While reporting a story on President Donald Trump’s supporters on the water, we compiled more presidential boating history than could fit. Here’s a quick sail through an incomplete maritime history of our nation’s leaders.
First presidential boat? First president. George Washington crossed the Delaware.
Abraham Lincoln was a boat guy. He was also the only president to hold a patent — a patent for a way to get flat boats over rapids and difficult spots on the river.
Ulysses S. Grant took a world tour by boat after becoming president.
In the summer of 1893, President Grover Cleveland had surgery to remove a tumor aboard a yacht. He wanted to hide his cancer from the public to avoid a financial panic.
Warren Harding was president elect when he attempted to land a boat on Florida’s Pelican Island. The bird warden, sworn to protect the wildlife from hunters, stuck a rifle in his face, according to historian Douglas Brinkley’s book, The Wilderness Warrior.
Herbert Hoover was the first president to use the Sequoia, a presidential yacht that was like Air Force One on the water. Richard Nixon reportedly loved sailing it on the Potomac, but Jimmy Carter thought the boat was too expensive to maintain at $800,000 annually and had it sold at auction.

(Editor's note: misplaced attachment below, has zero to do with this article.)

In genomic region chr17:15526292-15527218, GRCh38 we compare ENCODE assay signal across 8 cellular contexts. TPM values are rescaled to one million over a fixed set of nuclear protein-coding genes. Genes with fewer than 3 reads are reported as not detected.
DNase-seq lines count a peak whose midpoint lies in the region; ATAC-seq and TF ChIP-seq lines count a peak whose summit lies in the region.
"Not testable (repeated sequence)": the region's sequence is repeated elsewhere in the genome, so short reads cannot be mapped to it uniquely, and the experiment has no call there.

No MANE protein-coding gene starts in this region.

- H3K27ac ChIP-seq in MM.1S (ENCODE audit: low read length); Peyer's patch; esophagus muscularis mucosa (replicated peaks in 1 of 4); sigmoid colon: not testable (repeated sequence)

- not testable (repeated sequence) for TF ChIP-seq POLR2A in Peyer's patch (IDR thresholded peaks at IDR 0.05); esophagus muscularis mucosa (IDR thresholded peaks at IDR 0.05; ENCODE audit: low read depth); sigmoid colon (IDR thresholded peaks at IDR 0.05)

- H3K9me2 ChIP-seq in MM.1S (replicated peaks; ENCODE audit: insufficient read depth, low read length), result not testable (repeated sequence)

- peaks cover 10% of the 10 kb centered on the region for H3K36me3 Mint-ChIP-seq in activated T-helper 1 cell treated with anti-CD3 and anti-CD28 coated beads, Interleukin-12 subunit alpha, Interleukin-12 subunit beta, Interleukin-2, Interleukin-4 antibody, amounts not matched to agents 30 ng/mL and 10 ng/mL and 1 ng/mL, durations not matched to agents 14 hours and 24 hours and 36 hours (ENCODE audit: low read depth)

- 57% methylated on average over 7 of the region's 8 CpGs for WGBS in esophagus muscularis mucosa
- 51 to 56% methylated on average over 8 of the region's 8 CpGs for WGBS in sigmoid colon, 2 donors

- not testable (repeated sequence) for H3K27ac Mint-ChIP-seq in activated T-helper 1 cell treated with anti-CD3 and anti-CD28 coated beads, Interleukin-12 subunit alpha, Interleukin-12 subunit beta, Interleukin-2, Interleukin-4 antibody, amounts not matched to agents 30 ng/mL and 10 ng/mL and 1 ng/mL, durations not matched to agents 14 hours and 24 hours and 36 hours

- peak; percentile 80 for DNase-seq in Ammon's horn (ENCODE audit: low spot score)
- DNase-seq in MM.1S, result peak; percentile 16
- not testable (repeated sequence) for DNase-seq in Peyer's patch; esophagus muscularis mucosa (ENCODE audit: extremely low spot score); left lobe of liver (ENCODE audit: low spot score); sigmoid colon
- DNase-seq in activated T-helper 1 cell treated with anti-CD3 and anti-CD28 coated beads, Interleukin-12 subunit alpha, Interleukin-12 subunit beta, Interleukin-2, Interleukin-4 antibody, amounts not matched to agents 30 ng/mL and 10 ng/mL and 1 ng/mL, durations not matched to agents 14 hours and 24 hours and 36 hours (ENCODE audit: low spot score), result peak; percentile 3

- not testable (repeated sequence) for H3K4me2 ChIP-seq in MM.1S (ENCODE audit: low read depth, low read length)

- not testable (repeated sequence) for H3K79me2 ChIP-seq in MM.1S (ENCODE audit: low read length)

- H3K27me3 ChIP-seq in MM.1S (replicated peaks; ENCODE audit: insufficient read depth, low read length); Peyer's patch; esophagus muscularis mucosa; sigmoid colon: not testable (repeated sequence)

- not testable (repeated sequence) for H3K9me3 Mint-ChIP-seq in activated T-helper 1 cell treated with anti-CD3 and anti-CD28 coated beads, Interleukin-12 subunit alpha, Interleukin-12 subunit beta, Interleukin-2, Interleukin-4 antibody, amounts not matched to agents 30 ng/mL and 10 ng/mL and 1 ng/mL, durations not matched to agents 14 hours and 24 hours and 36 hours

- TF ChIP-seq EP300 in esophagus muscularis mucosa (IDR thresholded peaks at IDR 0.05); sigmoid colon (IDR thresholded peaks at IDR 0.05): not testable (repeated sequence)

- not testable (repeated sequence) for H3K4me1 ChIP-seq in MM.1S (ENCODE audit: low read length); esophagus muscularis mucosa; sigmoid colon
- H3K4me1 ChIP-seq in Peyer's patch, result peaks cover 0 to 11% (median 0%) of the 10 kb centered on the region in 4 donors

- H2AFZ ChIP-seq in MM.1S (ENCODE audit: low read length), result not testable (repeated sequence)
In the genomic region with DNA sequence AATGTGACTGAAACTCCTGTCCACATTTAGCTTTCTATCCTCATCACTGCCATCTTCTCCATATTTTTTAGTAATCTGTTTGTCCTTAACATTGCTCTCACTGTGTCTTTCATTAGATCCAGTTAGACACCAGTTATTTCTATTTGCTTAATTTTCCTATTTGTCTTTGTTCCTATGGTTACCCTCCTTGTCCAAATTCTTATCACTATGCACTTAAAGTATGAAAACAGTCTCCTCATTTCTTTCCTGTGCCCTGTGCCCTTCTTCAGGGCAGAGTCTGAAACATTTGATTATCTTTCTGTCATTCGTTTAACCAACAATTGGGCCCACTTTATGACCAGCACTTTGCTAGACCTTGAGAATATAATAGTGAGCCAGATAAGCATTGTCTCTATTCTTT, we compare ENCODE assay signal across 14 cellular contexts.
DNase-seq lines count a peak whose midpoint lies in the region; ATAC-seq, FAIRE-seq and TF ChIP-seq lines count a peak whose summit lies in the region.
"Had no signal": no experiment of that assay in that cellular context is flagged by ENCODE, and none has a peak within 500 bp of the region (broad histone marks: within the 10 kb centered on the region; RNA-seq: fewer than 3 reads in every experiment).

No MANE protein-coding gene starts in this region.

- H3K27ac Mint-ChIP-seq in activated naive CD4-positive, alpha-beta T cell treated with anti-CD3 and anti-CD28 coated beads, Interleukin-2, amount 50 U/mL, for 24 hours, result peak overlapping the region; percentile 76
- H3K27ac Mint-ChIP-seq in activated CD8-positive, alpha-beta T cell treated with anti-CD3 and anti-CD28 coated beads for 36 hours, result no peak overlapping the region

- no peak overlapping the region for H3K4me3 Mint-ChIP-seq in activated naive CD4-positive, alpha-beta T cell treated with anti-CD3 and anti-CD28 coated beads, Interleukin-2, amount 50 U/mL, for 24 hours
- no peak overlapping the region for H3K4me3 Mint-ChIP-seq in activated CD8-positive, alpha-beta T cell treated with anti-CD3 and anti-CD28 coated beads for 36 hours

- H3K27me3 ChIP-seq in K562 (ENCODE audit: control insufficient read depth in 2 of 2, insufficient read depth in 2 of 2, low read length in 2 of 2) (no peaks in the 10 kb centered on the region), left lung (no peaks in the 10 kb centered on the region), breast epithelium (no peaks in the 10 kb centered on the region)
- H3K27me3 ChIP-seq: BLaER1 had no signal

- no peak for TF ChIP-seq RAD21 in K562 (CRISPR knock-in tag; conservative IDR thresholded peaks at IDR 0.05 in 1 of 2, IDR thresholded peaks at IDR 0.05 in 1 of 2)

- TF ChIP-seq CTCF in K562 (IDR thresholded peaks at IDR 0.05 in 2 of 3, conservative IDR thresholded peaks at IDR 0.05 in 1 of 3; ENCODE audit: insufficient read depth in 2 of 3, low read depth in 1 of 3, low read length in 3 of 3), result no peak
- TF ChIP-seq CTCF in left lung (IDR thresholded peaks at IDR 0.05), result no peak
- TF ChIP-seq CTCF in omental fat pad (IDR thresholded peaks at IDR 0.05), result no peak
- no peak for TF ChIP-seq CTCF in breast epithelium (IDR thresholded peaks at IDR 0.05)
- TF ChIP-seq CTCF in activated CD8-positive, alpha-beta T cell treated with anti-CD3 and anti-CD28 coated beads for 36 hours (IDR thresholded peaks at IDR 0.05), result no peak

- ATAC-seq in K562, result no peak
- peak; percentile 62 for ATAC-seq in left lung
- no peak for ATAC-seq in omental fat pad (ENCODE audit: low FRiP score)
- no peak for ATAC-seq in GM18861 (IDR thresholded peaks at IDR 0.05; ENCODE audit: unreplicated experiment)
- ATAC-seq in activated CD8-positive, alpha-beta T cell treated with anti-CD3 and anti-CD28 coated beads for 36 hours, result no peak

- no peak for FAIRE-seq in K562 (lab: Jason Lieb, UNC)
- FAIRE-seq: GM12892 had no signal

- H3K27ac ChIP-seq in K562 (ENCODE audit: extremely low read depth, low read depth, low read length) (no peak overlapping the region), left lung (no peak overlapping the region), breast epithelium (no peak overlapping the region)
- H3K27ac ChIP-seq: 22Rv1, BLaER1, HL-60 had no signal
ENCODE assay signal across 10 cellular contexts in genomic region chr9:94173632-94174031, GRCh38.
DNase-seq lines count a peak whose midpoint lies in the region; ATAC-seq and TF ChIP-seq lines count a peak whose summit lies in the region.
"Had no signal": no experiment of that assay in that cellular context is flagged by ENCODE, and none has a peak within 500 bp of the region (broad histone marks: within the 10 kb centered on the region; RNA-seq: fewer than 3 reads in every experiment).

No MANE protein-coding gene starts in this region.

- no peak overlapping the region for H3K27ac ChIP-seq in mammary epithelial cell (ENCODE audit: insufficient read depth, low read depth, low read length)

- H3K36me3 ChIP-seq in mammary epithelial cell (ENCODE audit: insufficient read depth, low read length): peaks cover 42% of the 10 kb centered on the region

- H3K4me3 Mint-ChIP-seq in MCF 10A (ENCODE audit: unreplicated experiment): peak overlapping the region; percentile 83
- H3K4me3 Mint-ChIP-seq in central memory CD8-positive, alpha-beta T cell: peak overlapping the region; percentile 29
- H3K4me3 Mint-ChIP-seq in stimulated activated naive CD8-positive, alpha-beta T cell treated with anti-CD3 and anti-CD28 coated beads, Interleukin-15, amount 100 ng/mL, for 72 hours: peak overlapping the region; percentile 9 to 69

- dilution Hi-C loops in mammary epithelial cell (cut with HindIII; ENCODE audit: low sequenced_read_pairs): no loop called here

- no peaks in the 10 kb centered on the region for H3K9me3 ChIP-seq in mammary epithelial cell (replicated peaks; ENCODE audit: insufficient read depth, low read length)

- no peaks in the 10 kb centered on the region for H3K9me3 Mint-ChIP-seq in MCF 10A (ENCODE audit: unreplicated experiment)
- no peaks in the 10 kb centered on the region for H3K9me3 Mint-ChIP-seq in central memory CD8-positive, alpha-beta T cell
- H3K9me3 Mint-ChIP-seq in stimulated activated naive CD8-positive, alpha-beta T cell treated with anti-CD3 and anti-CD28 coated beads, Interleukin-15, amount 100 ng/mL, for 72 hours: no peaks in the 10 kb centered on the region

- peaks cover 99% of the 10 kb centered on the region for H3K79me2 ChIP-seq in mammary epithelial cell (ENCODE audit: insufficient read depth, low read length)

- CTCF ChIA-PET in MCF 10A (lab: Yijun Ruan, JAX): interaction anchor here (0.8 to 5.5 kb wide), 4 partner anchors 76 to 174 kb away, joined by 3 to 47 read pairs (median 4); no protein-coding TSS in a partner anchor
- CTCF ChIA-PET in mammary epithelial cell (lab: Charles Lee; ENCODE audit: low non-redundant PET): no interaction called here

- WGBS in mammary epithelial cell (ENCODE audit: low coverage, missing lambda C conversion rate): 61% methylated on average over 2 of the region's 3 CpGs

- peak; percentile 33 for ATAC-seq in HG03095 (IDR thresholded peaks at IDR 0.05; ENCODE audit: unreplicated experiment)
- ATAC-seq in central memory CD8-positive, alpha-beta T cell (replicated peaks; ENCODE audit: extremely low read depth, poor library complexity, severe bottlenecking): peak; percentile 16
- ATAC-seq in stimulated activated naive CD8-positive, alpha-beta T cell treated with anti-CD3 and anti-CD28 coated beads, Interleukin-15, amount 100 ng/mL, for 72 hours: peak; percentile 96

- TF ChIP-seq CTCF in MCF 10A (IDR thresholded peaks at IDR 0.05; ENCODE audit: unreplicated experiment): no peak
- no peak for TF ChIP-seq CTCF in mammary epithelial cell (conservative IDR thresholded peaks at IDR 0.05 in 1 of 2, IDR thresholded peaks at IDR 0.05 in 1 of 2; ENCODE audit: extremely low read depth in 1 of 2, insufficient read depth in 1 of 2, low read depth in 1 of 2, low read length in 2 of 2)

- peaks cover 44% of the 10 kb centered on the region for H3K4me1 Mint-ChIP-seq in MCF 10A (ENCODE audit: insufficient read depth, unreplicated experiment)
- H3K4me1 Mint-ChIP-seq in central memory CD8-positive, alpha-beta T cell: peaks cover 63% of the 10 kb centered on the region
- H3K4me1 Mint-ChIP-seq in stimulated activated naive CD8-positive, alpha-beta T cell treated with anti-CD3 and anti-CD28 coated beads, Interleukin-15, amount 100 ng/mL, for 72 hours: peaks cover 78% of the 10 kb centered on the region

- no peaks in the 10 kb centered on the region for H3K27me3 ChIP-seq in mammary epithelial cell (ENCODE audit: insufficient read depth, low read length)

Franklin Roosevelt made his first major appearance after the Democratic convention at the helm of a boat, partly to hide his polio. And he loved to fish.
John F. Kennedy grew up sailing around Hyannis Port, commanded PT boats in the Pacific in World War II and spent his final birthday with Hollywood stars aboard another presidential yacht, the Honey Fitz.
George H.W. Bush ran his motorboat, Fidelity, aground on a Maine beach in 2010.
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Trump, no doubt, had the hugest boat of any president.
Despite reportedly not caring for boats or the sun, he bought a 280-foot yacht originally commissioned for a Saudi arms dealer for $30 million in 1987. Calling it the “ultimate toy,” he named her Trump Princess. It had a helipad and a pool surrounded by bulletproof glass.
Facing financial difficulties with his casinos in 1991, he sold the Trump Princess for a loss, but later commissioned plans for what would have been the world’s largest superyacht. It was not completed.
In campaigns, boats have been a bad omen for Democratic presidential contenders. John Kerry had the “swift boat” controversy over his military service. Gary Hart’s infamous cruise aboard the Monkey Business with Donna Rice scuttled his career. Al Gore took a four-day campaign tour down the Mississippi on a riverboat in 2000, cranking the Rolling Stones' Brown Sugar.
But the only flotilla to sail for a candidate before the massive Trump boat parades this year appears to be the Nixon boat parade featuring John Wayne off the California coast in 1972. Nixon won.